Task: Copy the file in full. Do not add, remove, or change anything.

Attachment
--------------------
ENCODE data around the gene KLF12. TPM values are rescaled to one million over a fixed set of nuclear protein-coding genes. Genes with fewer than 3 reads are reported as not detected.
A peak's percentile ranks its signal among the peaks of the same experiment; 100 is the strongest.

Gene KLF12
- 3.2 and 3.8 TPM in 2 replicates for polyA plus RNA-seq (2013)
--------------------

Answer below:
ENCODE data around the gene KLF12. TPM values are rescaled to one million over a fixed set of nuclear protein-coding genes. Genes with fewer than 3 reads are reported as not detected.
A peak's percentile ranks its signal among the peaks of the same experiment; 100 is the strongest.

Gene KLF12
- 3.2 and 3.8 TPM in 2 replicates for polyA plus RNA-seq (2013)